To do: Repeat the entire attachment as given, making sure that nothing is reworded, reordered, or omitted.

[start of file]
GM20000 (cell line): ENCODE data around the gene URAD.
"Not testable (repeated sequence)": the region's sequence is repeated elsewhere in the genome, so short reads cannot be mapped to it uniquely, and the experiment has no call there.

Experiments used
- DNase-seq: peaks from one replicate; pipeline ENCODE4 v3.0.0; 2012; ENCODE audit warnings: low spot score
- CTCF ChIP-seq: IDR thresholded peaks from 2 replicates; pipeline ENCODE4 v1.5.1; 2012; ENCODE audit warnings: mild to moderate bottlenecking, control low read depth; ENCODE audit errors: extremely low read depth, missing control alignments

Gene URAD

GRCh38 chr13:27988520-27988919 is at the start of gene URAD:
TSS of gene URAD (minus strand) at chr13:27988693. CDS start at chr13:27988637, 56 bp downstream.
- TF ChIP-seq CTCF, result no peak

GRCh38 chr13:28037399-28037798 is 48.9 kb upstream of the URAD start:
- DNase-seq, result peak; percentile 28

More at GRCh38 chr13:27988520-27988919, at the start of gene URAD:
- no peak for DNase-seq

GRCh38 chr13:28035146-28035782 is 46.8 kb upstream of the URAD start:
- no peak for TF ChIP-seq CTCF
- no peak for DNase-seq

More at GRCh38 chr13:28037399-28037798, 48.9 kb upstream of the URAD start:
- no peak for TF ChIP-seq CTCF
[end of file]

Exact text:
GM20000 (cell line): ENCODE data around the gene URAD.
"Not testable (repeated sequence)": the region's sequence is repeated elsewhere in the genome, so short reads cannot be mapped to it uniquely, and the experiment has no call there.

Experiments used
- DNase-seq: peaks from one replicate; pipeline ENCODE4 v3.0.0; 2012; ENCODE audit warnings: low spot score
- CTCF ChIP-seq: IDR thresholded peaks from 2 replicates; pipeline ENCODE4 v1.5.1; 2012; ENCODE audit warnings: mild to moderate bottlenecking, control low read depth; ENCODE audit errors: extremely low read depth, missing control alignments

Gene URAD

GRCh38 chr13:27988520-27988919 is at the start of gene URAD:
TSS of gene URAD (minus strand) at chr13:27988693. CDS start at chr13:27988637, 56 bp downstream.
- TF ChIP-seq CTCF, result no peak

GRCh38 chr13:28037399-28037798 is 48.9 kb upstream of the URAD start:
- DNase-seq, result peak; percentile 28

More at GRCh38 chr13:27988520-27988919, at the start of gene URAD:
- no peak for DNase-seq

GRCh38 chr13:28035146-28035782 is 46.8 kb upstream of the URAD start:
- no peak for TF ChIP-seq CTCF
- no peak for DNase-seq

More at GRCh38 chr13:28037399-28037798, 48.9 kb upstream of the URAD start:
- no peak for TF ChIP-seq CTCF